every 200 years
."

It happened also in 1993, and again in 2007.

"Both water levels and frustration levels were especially high in the Middle St. Johns River Basin (Lake Harney north to Lake George, including lakes Jesup and Monroe), and as the river overran its
banks, some called for the St. Johns River Water Management District to provide flood relief by releasing water from the St. Johns River to the Indian River through C-54, located about 120 miles to the south
."

Lake Harney is 80 Miles North of C-54.

SJRWMD: "The role we play... as the District"
"Floodplain restoration — The District is restoring
floodplain and wetland systems throughout the
18 counties within its service area in north and
east-central Florida. The projects focus on restoringand enhancing wetlands for flood protection and wildlife habitat, emphasizing the natural function of the environment with limited reliance on structures such as dams and weirs
."

Read: Flood us out & let the river have its own way.
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Quoting stillwaiting:
ossg:ready for some of nature's rock'n'roll tonight????,maybe it'll cut the heat index down below 90*F,its been there for about a week strait now.....maybe a isolated severe storm in swfl over the next 8-12hrs,IMO...the stage is set for a few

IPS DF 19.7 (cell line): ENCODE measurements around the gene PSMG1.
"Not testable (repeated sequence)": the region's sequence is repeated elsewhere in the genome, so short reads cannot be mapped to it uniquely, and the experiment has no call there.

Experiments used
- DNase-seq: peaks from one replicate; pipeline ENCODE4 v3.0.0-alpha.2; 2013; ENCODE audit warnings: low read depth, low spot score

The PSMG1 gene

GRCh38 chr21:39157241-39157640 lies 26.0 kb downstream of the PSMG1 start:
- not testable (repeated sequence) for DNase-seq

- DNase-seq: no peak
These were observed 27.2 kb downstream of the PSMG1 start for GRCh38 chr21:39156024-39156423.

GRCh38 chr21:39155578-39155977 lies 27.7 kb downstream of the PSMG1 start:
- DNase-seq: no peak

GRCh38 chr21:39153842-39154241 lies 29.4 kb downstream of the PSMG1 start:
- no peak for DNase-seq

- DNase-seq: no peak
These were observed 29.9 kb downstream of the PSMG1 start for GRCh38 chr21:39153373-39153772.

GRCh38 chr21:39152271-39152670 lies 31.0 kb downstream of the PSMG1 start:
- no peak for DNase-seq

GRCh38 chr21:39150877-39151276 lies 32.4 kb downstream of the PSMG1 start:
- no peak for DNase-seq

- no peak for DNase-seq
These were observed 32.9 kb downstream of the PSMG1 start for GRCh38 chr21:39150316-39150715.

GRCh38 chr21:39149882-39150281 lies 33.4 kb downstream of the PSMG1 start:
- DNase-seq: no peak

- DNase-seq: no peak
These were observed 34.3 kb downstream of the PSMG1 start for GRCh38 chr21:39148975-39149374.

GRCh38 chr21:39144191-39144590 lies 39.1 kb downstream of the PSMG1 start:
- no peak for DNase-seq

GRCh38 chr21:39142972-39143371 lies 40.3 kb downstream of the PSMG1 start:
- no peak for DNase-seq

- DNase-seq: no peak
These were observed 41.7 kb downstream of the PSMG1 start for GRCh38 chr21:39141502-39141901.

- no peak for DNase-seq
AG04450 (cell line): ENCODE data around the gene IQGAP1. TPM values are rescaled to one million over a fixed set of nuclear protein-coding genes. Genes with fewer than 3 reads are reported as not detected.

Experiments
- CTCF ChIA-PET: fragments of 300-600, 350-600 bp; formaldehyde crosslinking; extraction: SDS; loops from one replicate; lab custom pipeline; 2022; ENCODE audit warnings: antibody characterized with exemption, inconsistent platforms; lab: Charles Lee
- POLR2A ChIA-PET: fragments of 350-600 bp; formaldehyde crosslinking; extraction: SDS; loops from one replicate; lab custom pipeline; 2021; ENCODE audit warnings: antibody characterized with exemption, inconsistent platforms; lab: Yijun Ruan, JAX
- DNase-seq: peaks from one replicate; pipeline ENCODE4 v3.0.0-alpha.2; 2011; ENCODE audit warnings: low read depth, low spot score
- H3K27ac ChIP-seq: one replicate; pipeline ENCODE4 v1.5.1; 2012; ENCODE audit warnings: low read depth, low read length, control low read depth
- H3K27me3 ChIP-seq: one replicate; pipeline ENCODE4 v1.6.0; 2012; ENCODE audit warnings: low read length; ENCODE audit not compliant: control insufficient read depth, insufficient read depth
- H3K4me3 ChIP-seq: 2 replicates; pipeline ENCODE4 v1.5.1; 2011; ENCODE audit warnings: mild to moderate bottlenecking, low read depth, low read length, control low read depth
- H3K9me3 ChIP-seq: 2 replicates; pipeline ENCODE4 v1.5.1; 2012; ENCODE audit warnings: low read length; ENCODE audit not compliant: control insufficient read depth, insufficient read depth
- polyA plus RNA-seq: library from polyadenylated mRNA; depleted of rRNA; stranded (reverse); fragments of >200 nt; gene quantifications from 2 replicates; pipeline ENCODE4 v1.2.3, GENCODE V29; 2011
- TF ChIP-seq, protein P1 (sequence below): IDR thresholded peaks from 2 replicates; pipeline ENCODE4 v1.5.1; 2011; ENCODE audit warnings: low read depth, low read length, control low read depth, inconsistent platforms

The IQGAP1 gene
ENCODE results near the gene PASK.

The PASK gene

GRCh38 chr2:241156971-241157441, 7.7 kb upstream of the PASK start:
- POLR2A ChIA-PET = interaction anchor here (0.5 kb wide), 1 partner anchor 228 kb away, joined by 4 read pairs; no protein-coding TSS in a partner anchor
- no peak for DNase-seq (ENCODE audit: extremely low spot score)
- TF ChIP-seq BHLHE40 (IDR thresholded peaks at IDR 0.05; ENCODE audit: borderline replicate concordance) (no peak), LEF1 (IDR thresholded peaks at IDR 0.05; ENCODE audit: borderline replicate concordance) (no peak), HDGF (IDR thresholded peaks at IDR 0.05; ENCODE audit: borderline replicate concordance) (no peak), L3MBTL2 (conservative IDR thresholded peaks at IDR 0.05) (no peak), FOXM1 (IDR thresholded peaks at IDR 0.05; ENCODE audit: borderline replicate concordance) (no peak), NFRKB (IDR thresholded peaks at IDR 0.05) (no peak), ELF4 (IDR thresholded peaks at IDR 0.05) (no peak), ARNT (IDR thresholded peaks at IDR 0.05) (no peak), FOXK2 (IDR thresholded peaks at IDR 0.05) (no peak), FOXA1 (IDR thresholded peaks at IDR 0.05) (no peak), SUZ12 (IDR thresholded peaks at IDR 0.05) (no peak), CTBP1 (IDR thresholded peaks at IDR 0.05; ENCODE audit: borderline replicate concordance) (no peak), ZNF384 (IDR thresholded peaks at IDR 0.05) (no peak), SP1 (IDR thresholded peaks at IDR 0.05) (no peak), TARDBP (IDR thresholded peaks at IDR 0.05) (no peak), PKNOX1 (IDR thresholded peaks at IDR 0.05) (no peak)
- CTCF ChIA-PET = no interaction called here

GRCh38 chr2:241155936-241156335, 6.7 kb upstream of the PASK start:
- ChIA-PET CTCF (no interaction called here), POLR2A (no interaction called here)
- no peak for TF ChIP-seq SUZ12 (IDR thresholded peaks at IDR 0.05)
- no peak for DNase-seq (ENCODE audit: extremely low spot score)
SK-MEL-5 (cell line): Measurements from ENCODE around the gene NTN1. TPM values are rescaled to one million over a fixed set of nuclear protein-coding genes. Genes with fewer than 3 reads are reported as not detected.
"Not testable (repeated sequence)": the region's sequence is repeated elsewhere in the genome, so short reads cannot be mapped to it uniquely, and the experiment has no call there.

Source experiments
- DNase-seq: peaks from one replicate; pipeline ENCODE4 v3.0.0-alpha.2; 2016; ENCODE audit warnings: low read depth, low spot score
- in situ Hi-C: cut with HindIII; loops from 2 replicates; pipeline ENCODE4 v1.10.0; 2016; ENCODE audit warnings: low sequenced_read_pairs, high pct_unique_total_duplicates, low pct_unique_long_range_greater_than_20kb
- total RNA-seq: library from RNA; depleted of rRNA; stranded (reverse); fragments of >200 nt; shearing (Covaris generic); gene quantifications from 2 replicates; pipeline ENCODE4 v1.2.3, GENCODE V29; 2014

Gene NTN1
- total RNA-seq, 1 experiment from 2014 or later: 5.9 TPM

It seems to be moving our way. I am still 3' down on my lake. I welcome it with open arms.

Single for 2 weeks with summer vaca for kids and mom. This does not seem fair with the work thing.

Note to self, no more fuzzy english muffin /Slim Jim sandwiches with cheese !


Member Since: June 12, 2005 Posts: 6 Comments: 8185
nice Pat...I never got the golf thing...but she loves it...
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Aussie, post 353.
OOoops, sorry, I did not see them then.
ossg:ready for some of nature's rock'n'roll tonight????,maybe it'll cut the heat index down below 90*F,its been there for about a week strait now.....maybe a isolated severe storm in swfl over the next 8-12hrs,IMO...the stage is set for a few
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Quoting Ossqss:



Right on target! You can get an inspection around $100, depending on where you are in FL, and get a discount. Most folks don't realize that their insurer is going with the worst case senario for coverage. Meaning you have te worst possible construction on your house. You must prove, via inspection, what you have and they have to give you a discount, per Law in FL.

PS, it is more than just screws, it is the frequency per the NOA. How many per so much distance and any helpers required, washers etc.


Yes they are going worst case scenario unless... You buy a new home in Miami-Dade county which has the toughest building codes in the U.S.
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Oh man...you bloggers are great! What if I had said Laverne and Shirley?
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About

Jeff co-founded the Weather Underground in 1995 while working on his Ph.D. He flew with the NOAA Hurricane Hunters from 1986-1990.